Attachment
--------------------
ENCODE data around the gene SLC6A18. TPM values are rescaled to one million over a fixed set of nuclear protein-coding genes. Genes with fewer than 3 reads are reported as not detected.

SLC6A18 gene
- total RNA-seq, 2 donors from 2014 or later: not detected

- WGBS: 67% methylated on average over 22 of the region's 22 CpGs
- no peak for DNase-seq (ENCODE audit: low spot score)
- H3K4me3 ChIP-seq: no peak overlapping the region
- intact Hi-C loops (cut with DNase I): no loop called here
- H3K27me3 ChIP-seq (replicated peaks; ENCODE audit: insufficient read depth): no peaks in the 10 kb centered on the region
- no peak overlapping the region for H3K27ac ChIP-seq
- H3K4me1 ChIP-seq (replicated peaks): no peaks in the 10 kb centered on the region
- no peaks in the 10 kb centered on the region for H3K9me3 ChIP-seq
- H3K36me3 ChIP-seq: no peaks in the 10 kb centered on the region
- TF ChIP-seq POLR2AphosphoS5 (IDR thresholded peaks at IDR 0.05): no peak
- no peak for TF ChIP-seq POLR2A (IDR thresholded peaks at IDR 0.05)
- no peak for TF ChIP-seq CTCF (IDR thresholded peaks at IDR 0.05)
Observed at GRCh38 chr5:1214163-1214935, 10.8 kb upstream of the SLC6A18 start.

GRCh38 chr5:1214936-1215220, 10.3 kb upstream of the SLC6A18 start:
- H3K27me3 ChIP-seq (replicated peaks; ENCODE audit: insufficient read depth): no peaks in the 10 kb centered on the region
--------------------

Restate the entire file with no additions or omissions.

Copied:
ENCODE data around the gene SLC6A18. TPM values are rescaled to one million over a fixed set of nuclear protein-coding genes. Genes with fewer than 3 reads are reported as not detected.

SLC6A18 gene
- total RNA-seq, 2 donors from 2014 or later: not detected

- WGBS: 67% methylated on average over 22 of the region's 22 CpGs
- no peak for DNase-seq (ENCODE audit: low spot score)
- H3K4me3 ChIP-seq: no peak overlapping the region
- intact Hi-C loops (cut with DNase I): no loop called here
- H3K27me3 ChIP-seq (replicated peaks; ENCODE audit: insufficient read depth): no peaks in the 10 kb centered on the region
- no peak overlapping the region for H3K27ac ChIP-seq
- H3K4me1 ChIP-seq (replicated peaks): no peaks in the 10 kb centered on the region
- no peaks in the 10 kb centered on the region for H3K9me3 ChIP-seq
- H3K36me3 ChIP-seq: no peaks in the 10 kb centered on the region
- TF ChIP-seq POLR2AphosphoS5 (IDR thresholded peaks at IDR 0.05): no peak
- no peak for TF ChIP-seq POLR2A (IDR thresholded peaks at IDR 0.05)
- no peak for TF ChIP-seq CTCF (IDR thresholded peaks at IDR 0.05)
Observed at GRCh38 chr5:1214163-1214935, 10.8 kb upstream of the SLC6A18 start.

GRCh38 chr5:1214936-1215220, 10.3 kb upstream of the SLC6A18 start:
- H3K27me3 ChIP-seq (replicated peaks; ENCODE audit: insufficient read depth): no peaks in the 10 kb centered on the region